By Irene Virag
I had to face it: The outdoor potting bench at the rear of my house was a testament to time and neglect. It had become a dumping ground.
It was a place of last repose for cracked pots and dead plants, for rusted and broken tools, for remnants of roofing shingles, for layers of dirt and grime, for an iron frog that once stood guard over a koi pond, and for a small wagon planter that in its heyday teemed with flowers.
It was a blot on my escutcheon. A place I hurried visitors past or purposefully “forgot” to show them.
And then, like Joan of Arc coming to the aid of Orleans, or the Lone Ranger riding again, along came the Lowes $100 Challenge—in which regional garden contributors are asked to create a new project on a $100 budget. I decided on a makeover for the old workbench.
First I cleared the bench and its shelves, and scrubbed them clean. Next I raked out the fallen leaves, twigs, and assorted debris lurking at the bottom of the bench.
I formulated a plan, and it was off to Lowe’s to see what late-season bargains I could lavish a hundred bucks on.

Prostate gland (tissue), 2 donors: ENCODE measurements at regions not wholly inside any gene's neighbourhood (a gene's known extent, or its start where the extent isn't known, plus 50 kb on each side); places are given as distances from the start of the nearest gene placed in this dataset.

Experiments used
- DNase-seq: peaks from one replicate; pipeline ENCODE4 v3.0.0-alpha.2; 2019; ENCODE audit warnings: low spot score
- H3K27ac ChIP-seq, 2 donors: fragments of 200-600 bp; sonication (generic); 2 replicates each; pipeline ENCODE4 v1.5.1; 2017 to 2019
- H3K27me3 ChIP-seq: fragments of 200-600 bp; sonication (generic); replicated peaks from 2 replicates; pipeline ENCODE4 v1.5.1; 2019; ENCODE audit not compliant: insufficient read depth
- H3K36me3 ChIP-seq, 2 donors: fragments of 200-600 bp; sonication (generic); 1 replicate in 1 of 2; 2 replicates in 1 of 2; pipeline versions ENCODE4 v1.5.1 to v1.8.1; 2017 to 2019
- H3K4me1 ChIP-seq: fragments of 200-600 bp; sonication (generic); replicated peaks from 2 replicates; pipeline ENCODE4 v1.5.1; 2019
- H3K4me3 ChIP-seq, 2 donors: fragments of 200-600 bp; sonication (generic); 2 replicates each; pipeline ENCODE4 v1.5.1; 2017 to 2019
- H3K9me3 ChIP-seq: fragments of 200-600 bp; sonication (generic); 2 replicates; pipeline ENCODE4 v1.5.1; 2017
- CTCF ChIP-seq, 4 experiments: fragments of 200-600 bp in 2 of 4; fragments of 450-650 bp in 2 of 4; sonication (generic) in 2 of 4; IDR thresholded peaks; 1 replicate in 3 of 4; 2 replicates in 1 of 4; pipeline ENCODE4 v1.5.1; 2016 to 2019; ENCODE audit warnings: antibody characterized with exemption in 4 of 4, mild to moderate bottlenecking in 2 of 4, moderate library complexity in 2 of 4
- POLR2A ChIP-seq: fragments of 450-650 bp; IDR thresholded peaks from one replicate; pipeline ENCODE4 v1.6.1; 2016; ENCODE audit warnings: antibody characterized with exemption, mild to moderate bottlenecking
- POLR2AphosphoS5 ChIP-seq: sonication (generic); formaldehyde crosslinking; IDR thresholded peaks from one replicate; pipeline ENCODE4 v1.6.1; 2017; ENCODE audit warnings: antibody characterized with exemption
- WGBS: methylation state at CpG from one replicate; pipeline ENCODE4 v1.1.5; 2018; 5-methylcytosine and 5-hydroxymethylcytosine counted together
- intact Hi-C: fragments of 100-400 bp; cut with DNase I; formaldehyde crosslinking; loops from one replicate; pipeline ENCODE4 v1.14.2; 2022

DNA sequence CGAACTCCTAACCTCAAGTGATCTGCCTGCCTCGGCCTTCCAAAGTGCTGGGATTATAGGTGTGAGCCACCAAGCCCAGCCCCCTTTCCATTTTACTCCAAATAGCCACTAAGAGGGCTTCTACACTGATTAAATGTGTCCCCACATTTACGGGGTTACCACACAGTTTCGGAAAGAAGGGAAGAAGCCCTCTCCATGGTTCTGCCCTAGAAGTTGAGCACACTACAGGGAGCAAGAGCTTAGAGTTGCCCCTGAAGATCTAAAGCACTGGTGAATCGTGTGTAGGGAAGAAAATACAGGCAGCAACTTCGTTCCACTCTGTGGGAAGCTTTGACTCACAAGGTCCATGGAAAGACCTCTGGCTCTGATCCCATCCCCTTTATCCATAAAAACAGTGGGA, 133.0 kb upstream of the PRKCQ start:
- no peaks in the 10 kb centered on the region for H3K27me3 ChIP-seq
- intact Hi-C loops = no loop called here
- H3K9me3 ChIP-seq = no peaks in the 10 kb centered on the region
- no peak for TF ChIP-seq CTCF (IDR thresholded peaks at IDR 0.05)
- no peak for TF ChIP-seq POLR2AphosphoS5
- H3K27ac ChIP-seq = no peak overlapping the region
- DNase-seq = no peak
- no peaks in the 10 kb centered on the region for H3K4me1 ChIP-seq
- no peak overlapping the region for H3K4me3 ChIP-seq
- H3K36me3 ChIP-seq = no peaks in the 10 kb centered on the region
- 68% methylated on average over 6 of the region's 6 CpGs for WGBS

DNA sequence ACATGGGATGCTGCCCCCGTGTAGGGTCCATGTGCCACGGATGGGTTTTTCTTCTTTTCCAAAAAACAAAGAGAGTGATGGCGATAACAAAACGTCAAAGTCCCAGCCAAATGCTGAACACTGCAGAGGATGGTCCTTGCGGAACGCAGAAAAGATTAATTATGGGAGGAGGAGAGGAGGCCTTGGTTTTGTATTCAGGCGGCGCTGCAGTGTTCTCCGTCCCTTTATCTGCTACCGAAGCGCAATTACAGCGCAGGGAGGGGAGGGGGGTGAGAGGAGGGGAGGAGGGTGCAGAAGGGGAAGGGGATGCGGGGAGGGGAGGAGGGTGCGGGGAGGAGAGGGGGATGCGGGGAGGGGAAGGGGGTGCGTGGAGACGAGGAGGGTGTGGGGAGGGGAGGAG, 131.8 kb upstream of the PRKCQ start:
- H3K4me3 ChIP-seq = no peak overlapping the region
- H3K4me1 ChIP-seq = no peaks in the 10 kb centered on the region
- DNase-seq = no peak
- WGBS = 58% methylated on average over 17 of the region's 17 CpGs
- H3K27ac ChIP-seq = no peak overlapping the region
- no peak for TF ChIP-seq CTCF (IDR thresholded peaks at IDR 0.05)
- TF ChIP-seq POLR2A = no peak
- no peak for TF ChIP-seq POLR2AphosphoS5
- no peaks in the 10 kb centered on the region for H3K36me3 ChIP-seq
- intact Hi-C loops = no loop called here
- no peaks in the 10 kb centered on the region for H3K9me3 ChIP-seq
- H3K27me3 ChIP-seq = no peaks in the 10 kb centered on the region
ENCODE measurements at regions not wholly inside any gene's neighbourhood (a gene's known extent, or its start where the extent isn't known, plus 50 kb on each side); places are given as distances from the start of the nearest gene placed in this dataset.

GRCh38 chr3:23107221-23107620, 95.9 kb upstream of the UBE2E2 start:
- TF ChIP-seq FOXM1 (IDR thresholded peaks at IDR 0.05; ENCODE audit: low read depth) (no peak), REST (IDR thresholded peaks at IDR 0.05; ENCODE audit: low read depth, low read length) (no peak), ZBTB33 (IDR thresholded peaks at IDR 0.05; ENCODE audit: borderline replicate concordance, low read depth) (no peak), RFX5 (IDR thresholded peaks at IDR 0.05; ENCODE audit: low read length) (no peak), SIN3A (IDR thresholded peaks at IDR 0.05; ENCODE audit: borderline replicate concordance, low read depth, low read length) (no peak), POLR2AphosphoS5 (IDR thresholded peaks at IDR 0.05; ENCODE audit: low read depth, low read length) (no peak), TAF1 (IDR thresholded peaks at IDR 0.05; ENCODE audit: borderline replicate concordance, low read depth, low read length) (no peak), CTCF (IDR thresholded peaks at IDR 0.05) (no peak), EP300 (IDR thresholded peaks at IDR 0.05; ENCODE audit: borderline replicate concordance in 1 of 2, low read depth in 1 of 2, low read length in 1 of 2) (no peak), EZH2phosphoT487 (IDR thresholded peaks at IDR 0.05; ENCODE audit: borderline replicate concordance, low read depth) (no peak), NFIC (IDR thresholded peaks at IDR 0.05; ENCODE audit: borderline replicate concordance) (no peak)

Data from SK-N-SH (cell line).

Well, in my case not quite a hundred—I came in at 8 cents under. I had fun and felt virtuous.
I bought six 3-quart pots of pastel-pink and white begonias with bronze foliage, three burgundy-leafed coleus, a crimson mandevilla vine, and two hanging baskets of New Guinea impatiens for half price. And I got a bargain on a large wooden trellis.
I divided the begonias and gave them new homes, in 11 clay pots languishing in my backyard shed, and used two more pots for the coleus. An arrangement was taking shape.
It reached new heights when I attached the trellis to the wall above the table and secured the mandevilla to it. I love mandevilla, which symbolized life for me years ago when I fought breast cancer, and I planted the new crimson beauty in an old metal basket I unearthed from beneath the potting bench. A new fiber lining and fresh potting soil, and the planter was a fitting home for the vine.
On the bottom shelf of the workbench, I stored larger clay pots that look good even empty. In front of unsightly pipes and a dryer vent, I placed a container full of clay shards I use as pot liners. The New Guinea impatiens look grand in two charcoal-color pots on either side of the Belgian block border in front of the bench.
I even found space for planters that hold trowels, garden gloves, shears, knee pads, and my trusty yellow Crocs.
Oh yes: I cleaned up my old iron frog, and he’s very much a presence in front of the workbench. I even put a plant in his lap.
Now I show visitors my potting bench with pride every chance I get. Hi-Ho Silver, awaaay!
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